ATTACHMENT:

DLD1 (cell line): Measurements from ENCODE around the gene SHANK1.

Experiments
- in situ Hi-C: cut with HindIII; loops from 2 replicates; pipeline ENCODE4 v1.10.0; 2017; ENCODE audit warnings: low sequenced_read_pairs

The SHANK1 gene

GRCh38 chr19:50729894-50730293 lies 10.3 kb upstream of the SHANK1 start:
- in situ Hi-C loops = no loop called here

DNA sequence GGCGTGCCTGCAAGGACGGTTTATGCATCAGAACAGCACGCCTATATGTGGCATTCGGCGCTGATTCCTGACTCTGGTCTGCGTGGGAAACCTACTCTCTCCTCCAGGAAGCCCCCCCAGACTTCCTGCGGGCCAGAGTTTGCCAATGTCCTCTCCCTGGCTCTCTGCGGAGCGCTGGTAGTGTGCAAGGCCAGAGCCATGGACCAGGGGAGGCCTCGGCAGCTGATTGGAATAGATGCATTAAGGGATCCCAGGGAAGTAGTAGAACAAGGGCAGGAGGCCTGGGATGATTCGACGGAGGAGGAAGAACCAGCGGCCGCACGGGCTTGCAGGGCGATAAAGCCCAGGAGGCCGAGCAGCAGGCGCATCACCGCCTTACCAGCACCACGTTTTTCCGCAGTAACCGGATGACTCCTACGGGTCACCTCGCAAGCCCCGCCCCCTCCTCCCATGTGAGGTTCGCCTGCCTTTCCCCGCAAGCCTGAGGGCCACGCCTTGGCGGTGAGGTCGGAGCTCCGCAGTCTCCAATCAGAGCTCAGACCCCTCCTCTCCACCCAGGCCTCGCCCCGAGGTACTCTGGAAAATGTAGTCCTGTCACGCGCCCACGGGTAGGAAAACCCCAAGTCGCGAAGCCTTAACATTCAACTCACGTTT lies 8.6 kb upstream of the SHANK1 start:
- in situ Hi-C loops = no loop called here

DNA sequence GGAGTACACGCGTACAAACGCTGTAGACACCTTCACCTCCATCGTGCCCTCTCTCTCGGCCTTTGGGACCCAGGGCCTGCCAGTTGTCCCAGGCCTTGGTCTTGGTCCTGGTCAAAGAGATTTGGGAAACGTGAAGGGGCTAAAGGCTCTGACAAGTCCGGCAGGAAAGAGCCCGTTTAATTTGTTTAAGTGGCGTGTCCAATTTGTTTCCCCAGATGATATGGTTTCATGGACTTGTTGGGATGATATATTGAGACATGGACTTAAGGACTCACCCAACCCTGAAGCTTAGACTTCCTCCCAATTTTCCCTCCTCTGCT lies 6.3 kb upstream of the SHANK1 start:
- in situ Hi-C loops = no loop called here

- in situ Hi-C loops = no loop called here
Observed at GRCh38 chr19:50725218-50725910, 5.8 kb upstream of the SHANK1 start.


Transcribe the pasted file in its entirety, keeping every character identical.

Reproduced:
DLD1 (cell line): Measurements from ENCODE around the gene SHANK1.

Experiments
- in situ Hi-C: cut with HindIII; loops from 2 replicates; pipeline ENCODE4 v1.10.0; 2017; ENCODE audit warnings: low sequenced_read_pairs

The SHANK1 gene

GRCh38 chr19:50729894-50730293 lies 10.3 kb upstream of the SHANK1 start:
- in situ Hi-C loops = no loop called here

DNA sequence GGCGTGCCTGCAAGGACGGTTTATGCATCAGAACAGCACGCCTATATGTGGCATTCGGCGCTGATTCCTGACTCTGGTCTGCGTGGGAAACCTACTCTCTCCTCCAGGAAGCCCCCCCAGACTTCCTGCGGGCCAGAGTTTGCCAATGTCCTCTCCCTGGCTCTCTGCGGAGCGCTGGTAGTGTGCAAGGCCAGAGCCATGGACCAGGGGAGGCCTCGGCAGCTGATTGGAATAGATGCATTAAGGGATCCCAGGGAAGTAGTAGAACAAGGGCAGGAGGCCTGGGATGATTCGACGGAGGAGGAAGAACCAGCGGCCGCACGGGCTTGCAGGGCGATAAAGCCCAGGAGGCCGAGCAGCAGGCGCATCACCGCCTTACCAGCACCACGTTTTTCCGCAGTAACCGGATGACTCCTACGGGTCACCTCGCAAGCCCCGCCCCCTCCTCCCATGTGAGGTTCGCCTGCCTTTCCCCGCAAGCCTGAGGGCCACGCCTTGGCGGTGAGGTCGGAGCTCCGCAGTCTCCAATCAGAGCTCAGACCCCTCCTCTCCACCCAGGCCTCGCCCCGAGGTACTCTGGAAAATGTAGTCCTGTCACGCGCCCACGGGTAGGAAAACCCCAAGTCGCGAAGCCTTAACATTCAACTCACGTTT lies 8.6 kb upstream of the SHANK1 start:
- in situ Hi-C loops = no loop called here

DNA sequence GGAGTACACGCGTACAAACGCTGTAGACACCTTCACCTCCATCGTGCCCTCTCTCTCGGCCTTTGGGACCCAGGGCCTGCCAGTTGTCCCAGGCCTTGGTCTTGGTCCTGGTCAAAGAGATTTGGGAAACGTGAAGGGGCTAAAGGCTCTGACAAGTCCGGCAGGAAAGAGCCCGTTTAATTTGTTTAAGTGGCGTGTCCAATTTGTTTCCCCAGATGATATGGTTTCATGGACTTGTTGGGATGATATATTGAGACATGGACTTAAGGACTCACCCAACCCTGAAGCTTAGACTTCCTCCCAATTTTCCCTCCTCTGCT lies 6.3 kb upstream of the SHANK1 start:
- in situ Hi-C loops = no loop called here

- in situ Hi-C loops = no loop called here
Observed at GRCh38 chr19:50725218-50725910, 5.8 kb upstream of the SHANK1 start.